Like reversing the epigram in T.S. Eliot’s “Murder in the Cathedral,” Congress’s last temptation in financial reform is to “do the wrong deed for the right reason.” The credit rating agency liability concepts in both the House and Senate financial reform bills are “wrong deeds” in this sense.
A number of academics, industry bodies, regulatory agencies and Congress have been working on ideas to strengthen the securitization process. As we know only too well, rating agencies downgraded thousands of Triple-A residential mortgage-backed securities (RMBS), which, because of interconnected investor rating requirements, had a devastating impact on the financial system.
ORAL Testimony of Joseph R. Mason Before the House Financial Services Committee, Subcommittee on Capital Markets, Insurance, and Government Sponsored Enterprises
While it is widely held that unprecedented monetary and fiscal policy responses of countries worldwide have been successful at preventing a worst case scenario repeat of the Great Depression, the combination of rising fiscal deficits and continued monetary policy accommodation has raised concerns about the sustainability of public finances and fears of inflation. As a result, the recent uproar about Greece’s fiscal woes and possible debt default are viewed by many as merely a “canary in the coal mine.”
While many have been struggling to cast the SEC v Goldman filing as a fillip to regulatory reform, it is not supportive of ninety percent of the regulatory reform currently before Congress.
Every financial crisis is initially fuelled by investment losses. This crisis is no different. It is important to realize, however, that those losses came from loans to people that could not (and many times still cannot) afford them. As revealed by the Financial Crisis Inquiry Commission, sometimes those loans were made with borrowers’ consent and sometimes they were not. The former is tantamount to borrower fraud and the latter to lender fraud. Both result inexorably in irreversible dollar losses.
Markets and the media seemed to largely dismiss last week’s NBER Business Cycle Dating Committee announcement that they cannot yet declare the recession tough. The Committee’s decisions, however, is important for two reasons. First, of course, the trough only marks a turning point whereby growth of any dimension follows. Second, while the dating of troughs typically occurs with a lag, that lag seems to be greater in recent years. Nonetheless, we are now entering the zone of uncertainty, where applying even the longest recovery announcement lags extends the recession beyond those of recent history.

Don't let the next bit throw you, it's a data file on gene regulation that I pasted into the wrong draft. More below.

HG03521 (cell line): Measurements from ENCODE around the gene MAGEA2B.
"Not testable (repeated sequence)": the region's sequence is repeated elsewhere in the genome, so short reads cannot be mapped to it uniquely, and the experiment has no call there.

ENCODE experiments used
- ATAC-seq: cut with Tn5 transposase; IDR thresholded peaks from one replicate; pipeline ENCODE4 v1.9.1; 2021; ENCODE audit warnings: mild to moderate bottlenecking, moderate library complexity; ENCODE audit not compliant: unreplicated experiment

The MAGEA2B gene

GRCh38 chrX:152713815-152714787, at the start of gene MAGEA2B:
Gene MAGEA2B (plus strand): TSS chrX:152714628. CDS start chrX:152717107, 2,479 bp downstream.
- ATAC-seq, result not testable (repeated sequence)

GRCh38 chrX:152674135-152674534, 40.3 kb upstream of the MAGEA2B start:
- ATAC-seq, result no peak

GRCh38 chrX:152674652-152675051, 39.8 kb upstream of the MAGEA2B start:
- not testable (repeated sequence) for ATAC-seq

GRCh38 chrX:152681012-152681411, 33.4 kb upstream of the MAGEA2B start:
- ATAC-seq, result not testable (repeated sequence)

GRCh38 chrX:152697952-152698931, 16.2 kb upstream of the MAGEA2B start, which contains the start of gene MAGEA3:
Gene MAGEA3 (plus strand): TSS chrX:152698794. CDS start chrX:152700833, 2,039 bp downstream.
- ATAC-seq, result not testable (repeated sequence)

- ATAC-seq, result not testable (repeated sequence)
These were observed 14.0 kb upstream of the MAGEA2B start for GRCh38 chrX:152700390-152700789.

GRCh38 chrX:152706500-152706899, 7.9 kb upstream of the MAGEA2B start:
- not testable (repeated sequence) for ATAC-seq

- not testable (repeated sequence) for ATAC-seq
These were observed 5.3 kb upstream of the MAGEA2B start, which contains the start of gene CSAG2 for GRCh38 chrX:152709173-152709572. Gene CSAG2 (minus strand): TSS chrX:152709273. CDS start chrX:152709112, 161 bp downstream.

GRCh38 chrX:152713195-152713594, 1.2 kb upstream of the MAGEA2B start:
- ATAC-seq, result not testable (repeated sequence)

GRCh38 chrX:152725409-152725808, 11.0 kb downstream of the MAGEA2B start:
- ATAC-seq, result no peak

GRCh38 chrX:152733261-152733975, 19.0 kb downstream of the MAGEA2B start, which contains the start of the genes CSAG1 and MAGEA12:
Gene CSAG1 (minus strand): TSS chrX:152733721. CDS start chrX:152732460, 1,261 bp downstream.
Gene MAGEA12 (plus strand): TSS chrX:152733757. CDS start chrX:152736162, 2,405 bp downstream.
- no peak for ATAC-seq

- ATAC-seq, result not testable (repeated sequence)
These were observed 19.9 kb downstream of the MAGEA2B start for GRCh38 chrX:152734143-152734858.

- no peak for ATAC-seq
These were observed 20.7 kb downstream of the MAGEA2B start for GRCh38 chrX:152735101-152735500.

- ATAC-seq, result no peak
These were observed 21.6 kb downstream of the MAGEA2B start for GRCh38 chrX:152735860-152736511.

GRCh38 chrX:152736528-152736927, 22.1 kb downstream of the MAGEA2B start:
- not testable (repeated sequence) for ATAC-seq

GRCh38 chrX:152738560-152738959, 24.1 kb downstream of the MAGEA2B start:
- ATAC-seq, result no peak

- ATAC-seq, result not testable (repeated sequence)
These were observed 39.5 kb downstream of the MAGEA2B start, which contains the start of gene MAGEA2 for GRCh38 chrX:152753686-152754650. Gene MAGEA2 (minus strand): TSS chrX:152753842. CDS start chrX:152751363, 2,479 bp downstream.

Well, it’s earnings season again. One has to wonder, however, why anyone would believe the numbers being touted out quarter after quarter in the ongoing financial crisis. Already, there has been ample evidence of accounting forbearance, with explicit cooperation by FASB, the SEC, and the bank regulators. I argue that while such forbearance may be important for stabilizing bank conditions – albeit at a low level – it is dragging out the recovery for longer than otherwise need be the case.
Last week Henry Waxman, chairman of the House Committee on Energy and Commerce, and Bart Stupak, chair of the Energy and Commerce Committee’s investigative subcommittee, reacted to several corporate financial filings detailing the expected costs of complying with the new health care legislation with outrage. In a manner befitting the policeman who frequents the casino disingenuously declaring, “You mean there’s gambling going on here?” some in Congress appear not to have read the health care bill or the Congressional Budget Office evaluation of the financial effects of the legislation.
I have to say, Dodd’s proposed financial reform bill is an improvement over what was previously offered in both House and Senate. In particular, I like the attempt at clearly distinguishing between solvency and liquidity problems, as well as the publicity requirements surrounding emergency assistance facilities.
Crises are a period of rebirth. Indeed, nearly all securitized asset classes have experienced crisis at one time or another in their development and have responded by changing their securitization methods and contracts in response to the revealed weaknesses.
Despite all the wrangling in Washington, Davos, and elsewhere about regulatory overhaul, one holy grail remains: U.S. housing policy. Some maintain that while mortgages were present, they were benign without securitization and leverage, so that those latter elements are more the culprit than mortgage policy, per se. Others argue that mortgages could only have been benign in isolation from Federal housing policy, which consciously sought to push home ownership rates to historic highs.
By now you have realized that Federal Reserve policy has become highly politicized. While the media is placing you squarely in the middle of that development, I realize that the shift has been occurring since long before you were appointed Chair, and even Governor, as the Federal Reserve has found it worthwhile and expedient in the past two decades to work directly with Congress and the various Administrations on a number of key issues, ranging from housing policy to addressing financial markets hiccups to maintaining steady economic growth. Unfortunately, that era is over and the Federal Reserve will be responsible for some tough decisions.